As part of a broad security sector reform, Armenia is planning to set up a new National Guard force aimed at protecting high-ranking officials and state facilities.
The reforms also include establishing an Interior Ministry for the first time since 2002. They are part of a draft bill that was first introduced in January 2021 but has been revised since then and now is scheduled for a parliament vote in September.
Government officials have singled out the creation of the National Guard – a structure common to many post-Soviet countries that focuses on protecting state officials and facilities – as the most significant piece of the reform package.
The National Guard "will be responsible for maintaining public order and public safety,” said Ara Fidanyan, the deputy chief of the Armenian police, in July 12 testimony to parliament about the bill. “In particular, we are ensuring the security of various state agencies, organizations, important facilities, high-ranking officials, and foreign delegations.”
Analysts suggested that the move was motivated by the government’s decreasing popularity in the wake of the 2020 defeat in the war against Azerbaijan. Since then it has faced open rebellion from senior military officers and a sustained protest movement organized by the political opposition.
"The realities have changed for the government, they don't have the support and sense of security they had back in 2018” when they came to power, said independent military expert Leonid Nersisyan. “Creating a department like this [the National Guard] can guarantee that they can gather loyal people around them.”
Russia’s National Guard, known as Rosgvardiya, has played a key role in cracking down on protests in that country and has deployed to Ukraine to keep order in the areas that Russia has captured in this year’s war.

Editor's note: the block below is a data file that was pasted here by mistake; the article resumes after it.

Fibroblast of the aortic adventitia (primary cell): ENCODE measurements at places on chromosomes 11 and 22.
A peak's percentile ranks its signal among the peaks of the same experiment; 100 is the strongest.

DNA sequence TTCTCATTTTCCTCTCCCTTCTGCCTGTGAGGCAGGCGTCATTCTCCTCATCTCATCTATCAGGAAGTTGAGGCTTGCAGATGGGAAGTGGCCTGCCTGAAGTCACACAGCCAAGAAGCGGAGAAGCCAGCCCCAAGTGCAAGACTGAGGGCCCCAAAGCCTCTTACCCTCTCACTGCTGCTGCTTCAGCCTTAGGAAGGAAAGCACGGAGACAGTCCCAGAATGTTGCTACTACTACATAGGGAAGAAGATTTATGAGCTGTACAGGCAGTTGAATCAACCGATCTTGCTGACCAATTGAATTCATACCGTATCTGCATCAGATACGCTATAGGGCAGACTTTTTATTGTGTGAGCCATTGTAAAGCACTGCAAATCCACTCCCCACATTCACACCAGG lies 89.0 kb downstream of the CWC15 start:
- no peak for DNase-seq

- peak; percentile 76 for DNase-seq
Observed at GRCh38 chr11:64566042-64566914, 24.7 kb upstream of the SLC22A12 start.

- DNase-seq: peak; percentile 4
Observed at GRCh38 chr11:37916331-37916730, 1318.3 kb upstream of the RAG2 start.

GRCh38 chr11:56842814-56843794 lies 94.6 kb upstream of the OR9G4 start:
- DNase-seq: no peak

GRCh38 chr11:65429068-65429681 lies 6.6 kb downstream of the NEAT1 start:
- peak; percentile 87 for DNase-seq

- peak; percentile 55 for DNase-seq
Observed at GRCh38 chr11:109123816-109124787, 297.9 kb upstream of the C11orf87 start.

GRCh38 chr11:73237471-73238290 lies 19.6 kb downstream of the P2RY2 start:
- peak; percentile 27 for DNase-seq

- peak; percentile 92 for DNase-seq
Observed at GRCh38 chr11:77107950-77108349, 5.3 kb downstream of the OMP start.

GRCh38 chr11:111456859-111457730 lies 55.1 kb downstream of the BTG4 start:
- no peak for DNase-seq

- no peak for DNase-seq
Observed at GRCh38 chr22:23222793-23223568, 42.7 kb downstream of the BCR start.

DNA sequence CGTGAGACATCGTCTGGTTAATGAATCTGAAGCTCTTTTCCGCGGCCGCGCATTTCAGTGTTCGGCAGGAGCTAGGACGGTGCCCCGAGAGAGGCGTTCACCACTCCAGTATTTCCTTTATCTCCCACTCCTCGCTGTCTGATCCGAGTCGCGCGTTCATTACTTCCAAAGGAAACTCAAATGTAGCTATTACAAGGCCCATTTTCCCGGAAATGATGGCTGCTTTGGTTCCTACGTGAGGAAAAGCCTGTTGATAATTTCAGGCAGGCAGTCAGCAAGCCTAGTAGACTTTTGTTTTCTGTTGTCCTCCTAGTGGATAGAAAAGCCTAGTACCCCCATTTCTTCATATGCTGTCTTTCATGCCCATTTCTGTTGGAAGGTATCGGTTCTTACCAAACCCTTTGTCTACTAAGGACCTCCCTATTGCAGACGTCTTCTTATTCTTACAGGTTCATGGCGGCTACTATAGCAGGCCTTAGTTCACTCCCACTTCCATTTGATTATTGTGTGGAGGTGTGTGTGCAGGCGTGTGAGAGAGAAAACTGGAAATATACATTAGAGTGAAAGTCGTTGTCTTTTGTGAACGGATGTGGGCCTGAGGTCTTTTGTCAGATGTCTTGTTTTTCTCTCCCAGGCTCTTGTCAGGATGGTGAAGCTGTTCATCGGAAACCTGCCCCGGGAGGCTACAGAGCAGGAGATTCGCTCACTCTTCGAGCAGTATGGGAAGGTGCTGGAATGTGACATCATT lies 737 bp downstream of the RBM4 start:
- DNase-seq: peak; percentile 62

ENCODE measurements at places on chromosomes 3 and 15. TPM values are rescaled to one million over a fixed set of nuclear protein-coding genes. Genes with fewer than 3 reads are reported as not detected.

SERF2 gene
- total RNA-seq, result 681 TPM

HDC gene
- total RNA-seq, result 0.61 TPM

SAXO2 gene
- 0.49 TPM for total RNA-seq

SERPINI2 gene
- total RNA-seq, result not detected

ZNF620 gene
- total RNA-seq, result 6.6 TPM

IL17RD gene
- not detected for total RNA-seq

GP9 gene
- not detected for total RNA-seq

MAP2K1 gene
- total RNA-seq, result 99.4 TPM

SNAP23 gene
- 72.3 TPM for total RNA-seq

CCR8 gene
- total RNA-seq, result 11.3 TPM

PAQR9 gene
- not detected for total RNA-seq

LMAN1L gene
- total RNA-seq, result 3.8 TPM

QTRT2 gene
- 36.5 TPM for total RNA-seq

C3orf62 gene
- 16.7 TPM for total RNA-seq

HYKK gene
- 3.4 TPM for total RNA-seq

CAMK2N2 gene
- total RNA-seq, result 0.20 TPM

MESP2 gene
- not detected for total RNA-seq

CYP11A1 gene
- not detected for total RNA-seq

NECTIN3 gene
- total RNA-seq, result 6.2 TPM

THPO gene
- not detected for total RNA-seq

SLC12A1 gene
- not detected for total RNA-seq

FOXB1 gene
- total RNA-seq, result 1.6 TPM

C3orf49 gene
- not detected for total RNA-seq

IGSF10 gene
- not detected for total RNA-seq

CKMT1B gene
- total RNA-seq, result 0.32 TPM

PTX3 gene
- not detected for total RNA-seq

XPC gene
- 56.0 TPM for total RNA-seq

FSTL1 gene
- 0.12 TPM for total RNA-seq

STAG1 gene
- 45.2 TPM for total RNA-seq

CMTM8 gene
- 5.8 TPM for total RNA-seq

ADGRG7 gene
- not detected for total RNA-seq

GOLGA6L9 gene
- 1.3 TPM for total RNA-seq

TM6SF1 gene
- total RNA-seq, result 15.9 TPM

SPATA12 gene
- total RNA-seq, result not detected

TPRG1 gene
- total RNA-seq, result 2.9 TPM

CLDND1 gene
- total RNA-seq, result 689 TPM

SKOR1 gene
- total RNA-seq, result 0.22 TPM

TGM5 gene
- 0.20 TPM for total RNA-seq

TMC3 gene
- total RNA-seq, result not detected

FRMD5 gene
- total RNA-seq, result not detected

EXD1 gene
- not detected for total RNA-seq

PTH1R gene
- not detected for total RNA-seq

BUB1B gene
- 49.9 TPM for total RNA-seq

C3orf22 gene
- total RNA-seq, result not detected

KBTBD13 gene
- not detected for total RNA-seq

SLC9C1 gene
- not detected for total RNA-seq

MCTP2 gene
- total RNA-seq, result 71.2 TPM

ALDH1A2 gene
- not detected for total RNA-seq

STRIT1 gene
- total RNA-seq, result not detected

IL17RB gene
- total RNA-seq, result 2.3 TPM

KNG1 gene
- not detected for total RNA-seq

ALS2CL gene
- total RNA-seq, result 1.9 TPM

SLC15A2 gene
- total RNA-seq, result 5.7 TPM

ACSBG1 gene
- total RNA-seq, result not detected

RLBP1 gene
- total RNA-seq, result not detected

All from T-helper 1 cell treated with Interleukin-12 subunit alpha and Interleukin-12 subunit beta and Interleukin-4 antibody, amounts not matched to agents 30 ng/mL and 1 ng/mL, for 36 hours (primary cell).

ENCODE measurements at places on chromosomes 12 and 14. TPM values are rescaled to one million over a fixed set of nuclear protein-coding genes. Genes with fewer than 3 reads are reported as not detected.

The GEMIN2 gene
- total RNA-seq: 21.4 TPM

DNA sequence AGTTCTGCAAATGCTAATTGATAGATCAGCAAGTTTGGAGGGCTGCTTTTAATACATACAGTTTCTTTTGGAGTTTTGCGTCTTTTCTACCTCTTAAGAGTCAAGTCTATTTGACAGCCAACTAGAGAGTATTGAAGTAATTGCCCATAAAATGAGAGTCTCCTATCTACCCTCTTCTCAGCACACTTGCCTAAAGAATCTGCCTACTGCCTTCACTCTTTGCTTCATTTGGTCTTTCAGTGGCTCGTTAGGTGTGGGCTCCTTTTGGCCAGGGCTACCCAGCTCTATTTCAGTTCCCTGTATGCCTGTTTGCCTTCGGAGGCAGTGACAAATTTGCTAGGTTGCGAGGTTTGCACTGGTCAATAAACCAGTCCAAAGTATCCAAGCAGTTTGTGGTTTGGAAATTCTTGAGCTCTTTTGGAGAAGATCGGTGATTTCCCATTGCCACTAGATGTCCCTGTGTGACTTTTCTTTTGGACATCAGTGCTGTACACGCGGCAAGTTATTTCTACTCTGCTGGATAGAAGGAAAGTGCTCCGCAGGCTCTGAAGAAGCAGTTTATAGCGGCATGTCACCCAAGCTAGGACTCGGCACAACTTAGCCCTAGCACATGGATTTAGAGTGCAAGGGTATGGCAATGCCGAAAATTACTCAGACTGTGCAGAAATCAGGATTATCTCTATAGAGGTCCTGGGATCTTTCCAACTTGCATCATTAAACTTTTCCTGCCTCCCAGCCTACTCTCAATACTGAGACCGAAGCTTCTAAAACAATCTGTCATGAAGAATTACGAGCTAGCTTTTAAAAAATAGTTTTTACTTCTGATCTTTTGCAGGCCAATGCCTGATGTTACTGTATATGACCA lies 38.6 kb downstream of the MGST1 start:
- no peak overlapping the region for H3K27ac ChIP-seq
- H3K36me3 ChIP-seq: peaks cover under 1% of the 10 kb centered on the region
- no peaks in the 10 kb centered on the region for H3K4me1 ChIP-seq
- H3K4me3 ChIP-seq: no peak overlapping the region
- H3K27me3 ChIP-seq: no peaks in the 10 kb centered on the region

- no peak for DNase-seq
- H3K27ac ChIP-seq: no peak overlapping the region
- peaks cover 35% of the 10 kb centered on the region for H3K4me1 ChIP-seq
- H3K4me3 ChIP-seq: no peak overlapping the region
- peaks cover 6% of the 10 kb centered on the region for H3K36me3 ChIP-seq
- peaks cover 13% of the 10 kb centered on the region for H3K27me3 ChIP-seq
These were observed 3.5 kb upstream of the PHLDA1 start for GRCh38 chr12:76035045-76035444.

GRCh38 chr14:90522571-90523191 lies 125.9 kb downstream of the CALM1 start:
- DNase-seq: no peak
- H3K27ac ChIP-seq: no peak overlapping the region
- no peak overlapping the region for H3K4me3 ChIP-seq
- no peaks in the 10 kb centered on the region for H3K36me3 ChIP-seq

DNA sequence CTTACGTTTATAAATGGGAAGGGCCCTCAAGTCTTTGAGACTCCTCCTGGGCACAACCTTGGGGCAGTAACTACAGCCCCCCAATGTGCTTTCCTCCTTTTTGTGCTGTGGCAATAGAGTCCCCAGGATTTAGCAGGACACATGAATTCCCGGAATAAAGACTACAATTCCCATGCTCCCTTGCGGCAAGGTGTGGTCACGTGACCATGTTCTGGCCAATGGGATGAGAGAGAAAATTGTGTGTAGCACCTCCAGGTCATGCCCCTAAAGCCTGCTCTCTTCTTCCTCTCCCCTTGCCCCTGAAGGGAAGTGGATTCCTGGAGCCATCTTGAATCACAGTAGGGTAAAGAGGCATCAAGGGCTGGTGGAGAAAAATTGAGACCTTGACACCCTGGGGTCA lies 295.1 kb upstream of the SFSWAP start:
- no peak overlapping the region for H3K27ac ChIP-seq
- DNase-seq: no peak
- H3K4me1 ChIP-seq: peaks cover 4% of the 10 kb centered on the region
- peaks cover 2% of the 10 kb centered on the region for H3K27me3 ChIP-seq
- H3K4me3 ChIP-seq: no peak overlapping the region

"Rosgvardiya didn't do well in Ukraine but it sure did well in shutting down demonstrations," Nersisyan told Eurasianet. It is against Armenian law to use the military domestically, which could be part of the government’s calculation, he said. "As for Armenia's national guard, you can get loyal people, equip and pay them better. And also, if you ever need to break up a protest, you can use them instead of the military since the use of the military is illegal."
Some saw the move as a means of enforcing the increasingly authoritarian turn the government of Prime Minister Nikol Pashinyan has been taking.
"The creation of a structure like this is characteristic of autocratic states, and it's usually done by the leaders of personalist regimes who restructure state institutions in such a way that they serve their personal interests, protect their personal power, and have people loyal to them personally," military expert Karen Vrtanesyan told Eurasianet.
The new National Guard units will be formed by police forces now known as Internal Troops. Under current law, those forces are subordinated to the armed forces in time of war; the new law would keep them under the Interior Ministry, as is the case in Russia.
Armenia had an Interior Ministry until 2002, when it was dissolved and the police became an independent structure that reports directly to the prime minister.
"By establishing the Interior Ministry, we will not only make the structure more controllable but also increase its transparency and accountability,” said Andranik Kocharyan, the chairman of the National Assembly's Defense and Security Affairs Committee, during the July 12 hearing.
But some analysts argue that the new structure could in fact do the opposite.
"Ideally having all these security and armed forces structures under a single ministry means not only centralized control over them but also more people to bear responsibility,” Nersisyan said. “But in reality, because there are more people responsible like heads of departments, ministers, the prime minister and then parliament, accountability gets diluted. Now there’s not one person to blame if things go south.”
Ani Mejlumyan is a reporter based in Yerevan.